1. Explain the history of structured English immersion in Arizona. Lau vs. Nicols 1974 decided that non-English speaking children thrown into English classes and told to “sink or swim” violated their civil rights. Under the Supreme Court decision, schools were required to provide material and teaching necessary to help ELL students with the language. No more language based discrimination. Flores vs. Arizona 1992 argued that Arizona was not paying enough funds and adequate programs to ELL students. Said ADE was not following 1974 decision. Proposition 203 of 2000 deterred bilingual education, and demanded ELL students have decent English proficiency after a year of SEI instruction. This blocked students from learning in two languages and forces them to learn English at a set rate. 2. Identify historical developments that affected bilingual education, English as a Second Language, and Structured English Immersion.
3. Evaluate the Lau v. Nichols decision and determine how it affects Arizona's teachers. Arizona was required to fund and supply ELL programs. However, Flores vs. Arizona proved that Arizona was not meeting that standard. Assignment 2
1. 1. Briefly describe several models of ELL instruction. Sink or Swim – students are placed in all-English environment with no help in native language. They either succeed or fail, according to their own abilities. Bilingual Transitional Ed – students work in both languages while building up English skills for 2 or 3 years. Early exit, less effective Bilingual Developmental Ed – ELL and native students study in both languages. They ESL pullout – takes ELL students out of class for periods of time to work on English SEI – with native speakers, teachers provide structure while teaching academics and English. Sheltered is just ELL students. 2. What are the philosophical viewpoints of ESL vs. BLE vs. SEI programming? ESL – secure environment to practice. Stress immersion, want fast mainstreaming. SEI – Inclusion model with natives, integrates language and content while infusing socio-cultural awareness. BLE – Develop dual literacy. The goal is to keep students on grade level material and slowly transition them until they are ready to perform in an "English-only" classroom. Illegal in AZ, WTF?!? 3. What are the key components of enrichment and remediation programming goals? Enrichment - allows ELL students to be respected for their linguistic and cultural contributions to the classroom. Remediation – there is a “problem” that needs to be fixed. Alienates ELL student, less regular education. 4. Describe benefits of "pull-out" and inclusion models. Pull-out – Students get to practice in secure environment. But must leave class to go pullout, missing material. Inclusion – students remain in class with structure that allows them to learn content while learning language. Sheltered immersion… Assignment 3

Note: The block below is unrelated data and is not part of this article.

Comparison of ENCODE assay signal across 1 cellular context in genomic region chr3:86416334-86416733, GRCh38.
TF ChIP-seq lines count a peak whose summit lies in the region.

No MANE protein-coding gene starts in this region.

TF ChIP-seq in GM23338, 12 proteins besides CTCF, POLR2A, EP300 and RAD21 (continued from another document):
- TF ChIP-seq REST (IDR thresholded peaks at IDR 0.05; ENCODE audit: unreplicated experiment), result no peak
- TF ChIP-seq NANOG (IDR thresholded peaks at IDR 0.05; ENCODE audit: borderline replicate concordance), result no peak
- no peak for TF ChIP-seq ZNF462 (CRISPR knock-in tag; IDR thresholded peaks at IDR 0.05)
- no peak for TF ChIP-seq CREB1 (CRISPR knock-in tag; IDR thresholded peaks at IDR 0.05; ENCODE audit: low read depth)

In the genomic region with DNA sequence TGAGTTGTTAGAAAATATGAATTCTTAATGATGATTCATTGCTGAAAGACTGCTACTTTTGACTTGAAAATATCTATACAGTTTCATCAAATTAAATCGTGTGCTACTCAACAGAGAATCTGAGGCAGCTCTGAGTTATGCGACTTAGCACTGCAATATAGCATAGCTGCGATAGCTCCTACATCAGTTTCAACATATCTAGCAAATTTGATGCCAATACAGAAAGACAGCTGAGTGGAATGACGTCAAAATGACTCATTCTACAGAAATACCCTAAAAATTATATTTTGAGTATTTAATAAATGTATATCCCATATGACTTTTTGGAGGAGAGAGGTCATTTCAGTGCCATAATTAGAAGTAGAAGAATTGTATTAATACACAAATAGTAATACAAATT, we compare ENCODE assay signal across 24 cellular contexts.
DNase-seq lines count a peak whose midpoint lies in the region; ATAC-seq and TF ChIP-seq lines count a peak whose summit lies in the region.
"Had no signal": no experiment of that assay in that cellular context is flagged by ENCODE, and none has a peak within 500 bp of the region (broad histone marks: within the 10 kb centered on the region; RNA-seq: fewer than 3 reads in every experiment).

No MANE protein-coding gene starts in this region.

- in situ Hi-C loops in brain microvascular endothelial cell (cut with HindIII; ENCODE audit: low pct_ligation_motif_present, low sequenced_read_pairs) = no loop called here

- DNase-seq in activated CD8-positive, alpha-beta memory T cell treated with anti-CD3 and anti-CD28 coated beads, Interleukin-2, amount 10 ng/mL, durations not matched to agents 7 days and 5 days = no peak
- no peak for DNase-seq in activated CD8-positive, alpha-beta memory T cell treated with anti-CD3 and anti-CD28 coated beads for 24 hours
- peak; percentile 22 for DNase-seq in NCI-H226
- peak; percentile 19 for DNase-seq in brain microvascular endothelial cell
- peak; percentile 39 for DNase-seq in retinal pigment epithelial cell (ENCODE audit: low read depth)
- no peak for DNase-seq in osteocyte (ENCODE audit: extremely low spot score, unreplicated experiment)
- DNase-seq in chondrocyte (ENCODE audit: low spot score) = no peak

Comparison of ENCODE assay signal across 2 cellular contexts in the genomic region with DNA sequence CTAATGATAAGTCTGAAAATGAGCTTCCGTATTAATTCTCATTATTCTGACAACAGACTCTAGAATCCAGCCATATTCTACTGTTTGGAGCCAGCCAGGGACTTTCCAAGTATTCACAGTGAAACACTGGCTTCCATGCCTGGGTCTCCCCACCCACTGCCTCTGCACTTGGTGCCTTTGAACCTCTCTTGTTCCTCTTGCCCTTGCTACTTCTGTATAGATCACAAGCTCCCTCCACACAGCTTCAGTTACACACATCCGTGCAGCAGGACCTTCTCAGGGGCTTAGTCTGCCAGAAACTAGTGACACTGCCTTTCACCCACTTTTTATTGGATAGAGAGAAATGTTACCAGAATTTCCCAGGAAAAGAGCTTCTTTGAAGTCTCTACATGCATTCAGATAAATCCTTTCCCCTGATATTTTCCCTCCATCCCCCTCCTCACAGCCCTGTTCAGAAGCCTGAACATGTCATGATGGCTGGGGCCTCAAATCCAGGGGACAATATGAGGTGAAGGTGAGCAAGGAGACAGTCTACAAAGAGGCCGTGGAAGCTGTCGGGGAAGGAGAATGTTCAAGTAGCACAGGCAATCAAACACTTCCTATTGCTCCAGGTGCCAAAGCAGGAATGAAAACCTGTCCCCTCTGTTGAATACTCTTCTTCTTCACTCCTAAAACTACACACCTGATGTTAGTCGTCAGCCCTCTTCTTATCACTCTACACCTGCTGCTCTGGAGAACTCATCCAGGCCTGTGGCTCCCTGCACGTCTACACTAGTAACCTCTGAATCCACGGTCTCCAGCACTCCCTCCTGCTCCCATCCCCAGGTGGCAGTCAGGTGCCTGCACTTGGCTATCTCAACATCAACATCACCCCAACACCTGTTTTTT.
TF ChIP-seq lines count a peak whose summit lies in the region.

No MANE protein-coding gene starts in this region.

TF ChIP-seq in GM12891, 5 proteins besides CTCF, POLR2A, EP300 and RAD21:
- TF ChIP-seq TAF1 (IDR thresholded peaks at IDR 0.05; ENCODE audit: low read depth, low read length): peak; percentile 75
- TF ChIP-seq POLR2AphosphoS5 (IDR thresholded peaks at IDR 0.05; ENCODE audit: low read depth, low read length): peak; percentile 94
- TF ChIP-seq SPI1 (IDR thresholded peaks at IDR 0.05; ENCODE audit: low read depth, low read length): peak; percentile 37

1. What are each of the stages of language acquisition? Explain. Silent – pointing, gesturing, nodding. Teachers should give listening opportunities and use physical movements. Early Production – short phrases, y/n, who/what/where. Tecahers should have students label, manipulate and evaluate pics and objects. Speech Emergence – Simple sentences, grammatical error, big ideas. Teachers should ask open-ended questions. Intermediate Proficiency – opinions, complex statements. Teachers should have group discussions, writing and reading assignments. 2. What is the silent period?
Before a students can speak, communicates with gestures.
3. Describe the concept of comprehensible input.
Krashen’s hypothesis that says students intake and understand language that is just beyond their current level of competence. Teacher must know where their students are at and just push them to the next step, but not overwhelm. 4. Who are Steven Krashen and Jim Cummins? Describe their contributions. Krashen developed the idea of...